Build Contact Lists and Establish Communication Channels in Advance
When a disaster occurs, it’s already too late to try to obtain contact information for all the audiences listed above, especially citizens. Start preparing for a potential emergency now by encouraging citizens to opt-in to receive emergency alerts. A government emergency notification system enables you to accept citizen opt-ins and utilize the same system to create and distribute emergency alerts to multiple channels, such as SMS/text message alerts, emails, and voice messages.
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Make Sure You Have a Way to Reach Visitors
Make sure your communication plan includes a strategy for reaching visitors in the area—non-residents who wouldn’t have signed-up to receive emergency alerts. Your local media outlets will offer a channel to help reach visitors. In addition, consider a strategy to distribute messages to digital road signs in your community.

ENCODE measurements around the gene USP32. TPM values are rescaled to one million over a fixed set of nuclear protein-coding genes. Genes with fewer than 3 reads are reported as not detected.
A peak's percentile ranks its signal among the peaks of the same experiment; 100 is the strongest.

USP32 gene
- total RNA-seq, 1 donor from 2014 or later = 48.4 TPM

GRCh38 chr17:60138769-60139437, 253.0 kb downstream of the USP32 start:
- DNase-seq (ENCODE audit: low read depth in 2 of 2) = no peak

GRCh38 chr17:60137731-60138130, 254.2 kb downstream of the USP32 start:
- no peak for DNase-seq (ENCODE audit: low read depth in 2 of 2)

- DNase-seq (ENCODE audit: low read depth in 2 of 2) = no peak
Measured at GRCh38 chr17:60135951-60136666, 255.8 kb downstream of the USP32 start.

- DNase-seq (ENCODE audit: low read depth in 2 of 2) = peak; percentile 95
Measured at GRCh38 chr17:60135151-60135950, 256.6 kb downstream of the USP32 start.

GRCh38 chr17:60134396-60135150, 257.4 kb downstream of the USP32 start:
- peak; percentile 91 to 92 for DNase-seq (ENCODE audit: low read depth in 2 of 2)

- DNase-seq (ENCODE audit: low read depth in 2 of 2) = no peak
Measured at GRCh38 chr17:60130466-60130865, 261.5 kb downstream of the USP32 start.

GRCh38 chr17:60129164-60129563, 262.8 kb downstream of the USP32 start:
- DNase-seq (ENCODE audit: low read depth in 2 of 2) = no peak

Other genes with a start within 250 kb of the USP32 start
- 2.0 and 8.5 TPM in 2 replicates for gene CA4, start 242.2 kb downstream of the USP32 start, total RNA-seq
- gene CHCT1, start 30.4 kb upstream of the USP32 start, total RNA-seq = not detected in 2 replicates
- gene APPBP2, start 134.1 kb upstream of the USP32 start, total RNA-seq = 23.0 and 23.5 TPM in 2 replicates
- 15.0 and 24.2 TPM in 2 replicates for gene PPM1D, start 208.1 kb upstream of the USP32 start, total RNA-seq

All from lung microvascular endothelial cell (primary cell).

If you implement an emergency warning system, be sure to choose a solution that integrates with the Integrated Public Alert Warning System (IPAWS). Created by the Federal Emergency Management Agency (FEMA), IPAWS leverages national emergency communication channels to provide area-specific alerts in times of emergency. It’s capable of sending notifications to all cell phones within a specified area without being delayed by network congestion. It can interrupt local TV and radio broadcasts to share important notifications. It can even post notifications to digital road signs and various other locations instantaneously.
Coordinate Planning Efforts with Safety Officials
Make sure your communication plan includes contact information for local public safety officials and a strategy for who is responsible for communicating with them. Work with your local safety officials in advance to co-create protocols and procedures for how best to work together to communicate key safety information and instructions.
Establish Infrastructure and Training for Communication Triage
Once you have established your audiences, and have planned your communication channels, you can put together a communication triage strategy. Be sure to include the following elements: